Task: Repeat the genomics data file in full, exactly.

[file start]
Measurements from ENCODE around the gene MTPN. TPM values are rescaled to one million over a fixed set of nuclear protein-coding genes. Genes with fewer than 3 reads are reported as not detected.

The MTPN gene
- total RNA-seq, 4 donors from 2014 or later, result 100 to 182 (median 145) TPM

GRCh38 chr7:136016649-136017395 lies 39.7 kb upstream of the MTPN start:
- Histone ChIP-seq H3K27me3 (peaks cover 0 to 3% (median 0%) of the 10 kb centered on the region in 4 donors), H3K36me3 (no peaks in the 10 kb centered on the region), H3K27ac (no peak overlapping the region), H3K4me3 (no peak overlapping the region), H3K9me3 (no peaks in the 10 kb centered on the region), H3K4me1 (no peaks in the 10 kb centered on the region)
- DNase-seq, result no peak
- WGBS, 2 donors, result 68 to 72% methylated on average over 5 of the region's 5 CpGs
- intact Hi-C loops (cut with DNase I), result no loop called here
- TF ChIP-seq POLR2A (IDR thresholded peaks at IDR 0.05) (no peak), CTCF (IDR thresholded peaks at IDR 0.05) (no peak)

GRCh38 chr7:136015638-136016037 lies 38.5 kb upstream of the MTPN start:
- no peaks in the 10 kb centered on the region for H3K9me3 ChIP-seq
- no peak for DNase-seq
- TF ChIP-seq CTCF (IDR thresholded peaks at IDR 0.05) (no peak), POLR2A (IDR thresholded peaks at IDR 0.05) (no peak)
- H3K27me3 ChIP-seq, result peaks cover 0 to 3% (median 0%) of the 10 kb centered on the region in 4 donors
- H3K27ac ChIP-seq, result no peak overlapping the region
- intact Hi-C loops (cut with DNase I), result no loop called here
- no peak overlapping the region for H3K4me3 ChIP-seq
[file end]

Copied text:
Measurements from ENCODE around the gene MTPN. TPM values are rescaled to one million over a fixed set of nuclear protein-coding genes. Genes with fewer than 3 reads are reported as not detected.

The MTPN gene
- total RNA-seq, 4 donors from 2014 or later, result 100 to 182 (median 145) TPM

GRCh38 chr7:136016649-136017395 lies 39.7 kb upstream of the MTPN start:
- Histone ChIP-seq H3K27me3 (peaks cover 0 to 3% (median 0%) of the 10 kb centered on the region in 4 donors), H3K36me3 (no peaks in the 10 kb centered on the region), H3K27ac (no peak overlapping the region), H3K4me3 (no peak overlapping the region), H3K9me3 (no peaks in the 10 kb centered on the region), H3K4me1 (no peaks in the 10 kb centered on the region)
- DNase-seq, result no peak
- WGBS, 2 donors, result 68 to 72% methylated on average over 5 of the region's 5 CpGs
- intact Hi-C loops (cut with DNase I), result no loop called here
- TF ChIP-seq POLR2A (IDR thresholded peaks at IDR 0.05) (no peak), CTCF (IDR thresholded peaks at IDR 0.05) (no peak)

GRCh38 chr7:136015638-136016037 lies 38.5 kb upstream of the MTPN start:
- no peaks in the 10 kb centered on the region for H3K9me3 ChIP-seq
- no peak for DNase-seq
- TF ChIP-seq CTCF (IDR thresholded peaks at IDR 0.05) (no peak), POLR2A (IDR thresholded peaks at IDR 0.05) (no peak)
- H3K27me3 ChIP-seq, result peaks cover 0 to 3% (median 0%) of the 10 kb centered on the region in 4 donors
- H3K27ac ChIP-seq, result no peak overlapping the region
- intact Hi-C loops (cut with DNase I), result no loop called here
- no peak overlapping the region for H3K4me3 ChIP-seq